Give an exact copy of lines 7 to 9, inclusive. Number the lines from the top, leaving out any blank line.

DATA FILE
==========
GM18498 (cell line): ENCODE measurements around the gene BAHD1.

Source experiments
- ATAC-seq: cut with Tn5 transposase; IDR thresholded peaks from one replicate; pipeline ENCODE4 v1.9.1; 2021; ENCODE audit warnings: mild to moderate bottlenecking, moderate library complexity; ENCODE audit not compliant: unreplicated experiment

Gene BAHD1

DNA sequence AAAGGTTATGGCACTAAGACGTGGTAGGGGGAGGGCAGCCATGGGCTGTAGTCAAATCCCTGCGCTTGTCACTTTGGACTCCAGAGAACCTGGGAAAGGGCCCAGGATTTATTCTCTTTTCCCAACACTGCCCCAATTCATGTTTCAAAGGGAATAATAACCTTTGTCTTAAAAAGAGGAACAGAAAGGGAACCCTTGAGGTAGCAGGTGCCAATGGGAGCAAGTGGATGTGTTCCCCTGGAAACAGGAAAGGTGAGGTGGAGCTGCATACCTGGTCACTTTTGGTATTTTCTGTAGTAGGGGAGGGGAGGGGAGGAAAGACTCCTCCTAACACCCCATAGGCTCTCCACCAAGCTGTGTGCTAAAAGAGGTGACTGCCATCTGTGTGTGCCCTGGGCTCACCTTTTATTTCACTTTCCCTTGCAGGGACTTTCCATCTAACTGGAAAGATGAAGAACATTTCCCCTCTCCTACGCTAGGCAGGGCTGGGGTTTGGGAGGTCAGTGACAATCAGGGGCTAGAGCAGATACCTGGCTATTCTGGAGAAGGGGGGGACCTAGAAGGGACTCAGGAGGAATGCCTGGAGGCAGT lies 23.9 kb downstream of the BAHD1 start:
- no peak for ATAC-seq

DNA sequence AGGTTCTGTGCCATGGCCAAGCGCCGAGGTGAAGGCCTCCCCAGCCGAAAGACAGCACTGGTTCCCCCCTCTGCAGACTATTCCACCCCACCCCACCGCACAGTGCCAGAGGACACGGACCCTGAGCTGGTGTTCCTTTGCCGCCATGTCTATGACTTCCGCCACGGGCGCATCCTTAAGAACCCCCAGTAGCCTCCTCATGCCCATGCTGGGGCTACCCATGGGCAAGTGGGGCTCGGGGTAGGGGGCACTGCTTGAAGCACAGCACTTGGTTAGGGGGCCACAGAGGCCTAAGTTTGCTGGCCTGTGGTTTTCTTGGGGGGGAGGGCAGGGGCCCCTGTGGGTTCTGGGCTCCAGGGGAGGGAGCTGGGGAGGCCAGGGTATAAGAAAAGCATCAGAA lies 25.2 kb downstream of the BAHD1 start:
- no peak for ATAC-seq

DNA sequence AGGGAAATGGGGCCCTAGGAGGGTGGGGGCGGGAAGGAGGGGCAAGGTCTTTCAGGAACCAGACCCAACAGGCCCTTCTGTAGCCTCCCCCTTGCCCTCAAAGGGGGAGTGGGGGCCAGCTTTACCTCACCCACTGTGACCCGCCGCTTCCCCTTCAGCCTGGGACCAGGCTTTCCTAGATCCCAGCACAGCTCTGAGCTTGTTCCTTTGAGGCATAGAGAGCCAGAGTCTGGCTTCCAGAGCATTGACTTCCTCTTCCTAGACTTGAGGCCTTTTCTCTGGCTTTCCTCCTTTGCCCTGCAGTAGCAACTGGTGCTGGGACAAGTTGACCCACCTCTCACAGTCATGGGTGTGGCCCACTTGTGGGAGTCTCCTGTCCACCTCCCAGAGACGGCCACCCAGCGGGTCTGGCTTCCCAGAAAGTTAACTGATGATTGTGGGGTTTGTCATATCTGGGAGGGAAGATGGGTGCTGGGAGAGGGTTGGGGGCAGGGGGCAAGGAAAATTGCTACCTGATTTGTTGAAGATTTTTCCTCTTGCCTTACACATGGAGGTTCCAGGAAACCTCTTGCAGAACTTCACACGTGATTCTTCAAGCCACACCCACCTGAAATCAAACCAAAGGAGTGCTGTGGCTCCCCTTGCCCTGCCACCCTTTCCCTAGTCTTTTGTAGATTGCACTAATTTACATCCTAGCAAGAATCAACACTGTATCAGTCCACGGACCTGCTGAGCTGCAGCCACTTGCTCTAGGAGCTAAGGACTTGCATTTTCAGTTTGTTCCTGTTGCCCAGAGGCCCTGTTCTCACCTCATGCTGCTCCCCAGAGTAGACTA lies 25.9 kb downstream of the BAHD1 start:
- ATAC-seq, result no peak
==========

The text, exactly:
DNA sequence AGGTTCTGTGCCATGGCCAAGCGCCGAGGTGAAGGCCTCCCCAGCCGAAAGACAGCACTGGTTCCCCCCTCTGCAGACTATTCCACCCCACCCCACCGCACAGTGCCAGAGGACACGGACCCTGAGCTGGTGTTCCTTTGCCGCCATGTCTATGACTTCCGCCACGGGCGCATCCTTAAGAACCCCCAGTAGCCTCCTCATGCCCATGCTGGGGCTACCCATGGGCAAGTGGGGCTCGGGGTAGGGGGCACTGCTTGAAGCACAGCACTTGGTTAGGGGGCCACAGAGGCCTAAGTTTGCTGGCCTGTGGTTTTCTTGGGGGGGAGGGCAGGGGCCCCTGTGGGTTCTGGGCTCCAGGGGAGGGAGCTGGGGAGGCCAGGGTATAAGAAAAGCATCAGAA lies 25.2 kb downstream of the BAHD1 start:
- no peak for ATAC-seq

DNA sequence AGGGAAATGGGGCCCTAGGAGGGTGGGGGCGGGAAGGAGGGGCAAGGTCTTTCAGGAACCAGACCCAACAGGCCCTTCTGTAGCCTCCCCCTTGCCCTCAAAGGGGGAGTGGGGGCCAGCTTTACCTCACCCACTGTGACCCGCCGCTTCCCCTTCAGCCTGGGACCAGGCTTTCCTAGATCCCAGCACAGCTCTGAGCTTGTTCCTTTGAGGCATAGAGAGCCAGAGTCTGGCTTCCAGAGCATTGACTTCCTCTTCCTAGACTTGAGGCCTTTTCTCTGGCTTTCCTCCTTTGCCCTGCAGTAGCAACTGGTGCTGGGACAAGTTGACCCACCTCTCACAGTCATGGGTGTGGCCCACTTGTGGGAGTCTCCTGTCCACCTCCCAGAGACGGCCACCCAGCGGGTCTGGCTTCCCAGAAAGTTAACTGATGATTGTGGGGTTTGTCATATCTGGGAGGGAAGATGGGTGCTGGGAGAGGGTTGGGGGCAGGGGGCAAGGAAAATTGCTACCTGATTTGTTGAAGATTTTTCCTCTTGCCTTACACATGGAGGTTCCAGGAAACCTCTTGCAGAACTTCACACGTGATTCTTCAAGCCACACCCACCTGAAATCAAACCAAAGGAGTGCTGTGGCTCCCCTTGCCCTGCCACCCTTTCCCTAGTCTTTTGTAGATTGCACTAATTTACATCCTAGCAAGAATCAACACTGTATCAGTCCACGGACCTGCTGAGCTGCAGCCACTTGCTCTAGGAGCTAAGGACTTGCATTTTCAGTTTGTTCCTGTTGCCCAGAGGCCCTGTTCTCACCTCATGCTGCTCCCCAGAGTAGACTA lies 25.9 kb downstream of the BAHD1 start: